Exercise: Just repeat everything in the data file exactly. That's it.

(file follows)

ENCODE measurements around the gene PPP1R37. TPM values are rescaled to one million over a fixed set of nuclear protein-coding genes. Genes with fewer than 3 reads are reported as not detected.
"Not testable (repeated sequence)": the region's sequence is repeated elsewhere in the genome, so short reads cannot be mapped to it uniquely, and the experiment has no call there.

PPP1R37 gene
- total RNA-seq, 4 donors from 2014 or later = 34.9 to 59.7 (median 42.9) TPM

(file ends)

ENCODE measurements around the gene PPP1R37. TPM values are rescaled to one million over a fixed set of nuclear protein-coding genes. Genes with fewer than 3 reads are reported as not detected.
"Not testable (repeated sequence)": the region's sequence is repeated elsewhere in the genome, so short reads cannot be mapped to it uniquely, and the experiment has no call there.

PPP1R37 gene
- total RNA-seq, 4 donors from 2014 or later = 34.9 to 59.7 (median 42.9) TPM